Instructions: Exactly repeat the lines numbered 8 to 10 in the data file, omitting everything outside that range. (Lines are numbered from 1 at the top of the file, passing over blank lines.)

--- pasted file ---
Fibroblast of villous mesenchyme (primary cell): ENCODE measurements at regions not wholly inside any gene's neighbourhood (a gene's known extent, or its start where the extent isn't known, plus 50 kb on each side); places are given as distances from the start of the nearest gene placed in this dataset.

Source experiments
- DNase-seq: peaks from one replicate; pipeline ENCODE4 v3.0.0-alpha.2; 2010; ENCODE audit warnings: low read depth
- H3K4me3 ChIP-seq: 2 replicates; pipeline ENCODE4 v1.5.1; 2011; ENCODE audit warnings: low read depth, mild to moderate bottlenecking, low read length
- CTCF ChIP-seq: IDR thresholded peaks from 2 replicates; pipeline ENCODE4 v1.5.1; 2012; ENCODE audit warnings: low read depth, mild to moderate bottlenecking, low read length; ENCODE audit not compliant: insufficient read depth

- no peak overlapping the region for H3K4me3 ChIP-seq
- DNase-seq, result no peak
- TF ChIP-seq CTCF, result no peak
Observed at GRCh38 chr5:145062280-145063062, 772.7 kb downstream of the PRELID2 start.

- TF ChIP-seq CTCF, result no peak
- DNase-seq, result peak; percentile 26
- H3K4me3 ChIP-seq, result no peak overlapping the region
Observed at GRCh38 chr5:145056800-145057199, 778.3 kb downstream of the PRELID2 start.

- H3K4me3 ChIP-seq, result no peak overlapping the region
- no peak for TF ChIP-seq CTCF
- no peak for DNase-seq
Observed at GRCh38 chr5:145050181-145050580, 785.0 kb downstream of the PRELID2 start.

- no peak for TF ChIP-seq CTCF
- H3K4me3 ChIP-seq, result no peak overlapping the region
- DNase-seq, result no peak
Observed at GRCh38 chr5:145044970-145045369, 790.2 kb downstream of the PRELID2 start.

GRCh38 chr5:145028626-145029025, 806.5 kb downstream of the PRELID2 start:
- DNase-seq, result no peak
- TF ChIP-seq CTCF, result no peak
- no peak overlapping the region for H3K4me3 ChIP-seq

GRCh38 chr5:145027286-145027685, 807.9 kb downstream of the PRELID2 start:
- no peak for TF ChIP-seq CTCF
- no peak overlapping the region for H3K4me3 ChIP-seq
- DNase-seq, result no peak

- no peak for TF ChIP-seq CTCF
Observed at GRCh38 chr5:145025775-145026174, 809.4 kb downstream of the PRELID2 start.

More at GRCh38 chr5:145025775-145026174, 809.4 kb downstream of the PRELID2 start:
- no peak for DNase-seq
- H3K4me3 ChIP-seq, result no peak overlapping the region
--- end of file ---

- TF ChIP-seq CTCF, result no peak
Observed at GRCh38 chr5:145062280-145063062, 772.7 kb downstream of the PRELID2 start.

- TF ChIP-seq CTCF, result no peak